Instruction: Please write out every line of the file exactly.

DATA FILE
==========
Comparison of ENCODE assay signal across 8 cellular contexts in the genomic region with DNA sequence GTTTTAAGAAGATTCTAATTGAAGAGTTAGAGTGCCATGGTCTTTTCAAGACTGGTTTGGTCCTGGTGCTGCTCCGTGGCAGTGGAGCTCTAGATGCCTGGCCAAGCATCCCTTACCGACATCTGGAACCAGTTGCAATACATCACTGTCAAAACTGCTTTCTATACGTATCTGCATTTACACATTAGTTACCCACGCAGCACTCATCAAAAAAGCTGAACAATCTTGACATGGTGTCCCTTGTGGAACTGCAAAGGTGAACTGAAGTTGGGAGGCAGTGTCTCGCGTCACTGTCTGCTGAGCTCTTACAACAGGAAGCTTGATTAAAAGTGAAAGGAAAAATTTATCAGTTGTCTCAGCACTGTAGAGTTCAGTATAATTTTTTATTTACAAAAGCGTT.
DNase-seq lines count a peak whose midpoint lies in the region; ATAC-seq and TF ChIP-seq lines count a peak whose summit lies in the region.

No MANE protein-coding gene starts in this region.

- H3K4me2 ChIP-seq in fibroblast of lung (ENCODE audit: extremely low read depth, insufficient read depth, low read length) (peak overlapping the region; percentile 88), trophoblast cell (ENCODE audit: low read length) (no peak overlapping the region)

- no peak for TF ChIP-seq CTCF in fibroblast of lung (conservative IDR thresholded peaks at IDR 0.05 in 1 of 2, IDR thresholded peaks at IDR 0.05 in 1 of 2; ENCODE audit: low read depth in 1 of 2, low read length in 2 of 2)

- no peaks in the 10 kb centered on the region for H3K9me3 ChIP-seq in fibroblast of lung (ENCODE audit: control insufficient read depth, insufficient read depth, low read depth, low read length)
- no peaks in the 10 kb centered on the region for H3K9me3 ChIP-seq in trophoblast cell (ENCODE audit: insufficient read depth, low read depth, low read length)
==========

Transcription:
Comparison of ENCODE assay signal across 8 cellular contexts in the genomic region with DNA sequence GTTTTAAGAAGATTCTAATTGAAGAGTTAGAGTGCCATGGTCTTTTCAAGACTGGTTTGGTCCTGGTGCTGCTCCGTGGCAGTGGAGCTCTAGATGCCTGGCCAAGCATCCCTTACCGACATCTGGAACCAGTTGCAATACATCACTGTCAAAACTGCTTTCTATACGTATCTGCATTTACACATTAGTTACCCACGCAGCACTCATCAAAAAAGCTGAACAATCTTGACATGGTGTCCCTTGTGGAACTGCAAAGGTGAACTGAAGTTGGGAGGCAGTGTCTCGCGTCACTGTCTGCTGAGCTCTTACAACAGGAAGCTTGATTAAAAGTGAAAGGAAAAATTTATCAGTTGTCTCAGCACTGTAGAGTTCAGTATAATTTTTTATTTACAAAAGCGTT.
DNase-seq lines count a peak whose midpoint lies in the region; ATAC-seq and TF ChIP-seq lines count a peak whose summit lies in the region.

No MANE protein-coding gene starts in this region.

- H3K4me2 ChIP-seq in fibroblast of lung (ENCODE audit: extremely low read depth, insufficient read depth, low read length) (peak overlapping the region; percentile 88), trophoblast cell (ENCODE audit: low read length) (no peak overlapping the region)

- no peak for TF ChIP-seq CTCF in fibroblast of lung (conservative IDR thresholded peaks at IDR 0.05 in 1 of 2, IDR thresholded peaks at IDR 0.05 in 1 of 2; ENCODE audit: low read depth in 1 of 2, low read length in 2 of 2)

- no peaks in the 10 kb centered on the region for H3K9me3 ChIP-seq in fibroblast of lung (ENCODE audit: control insufficient read depth, insufficient read depth, low read depth, low read length)
- no peaks in the 10 kb centered on the region for H3K9me3 ChIP-seq in trophoblast cell (ENCODE audit: insufficient read depth, low read depth, low read length)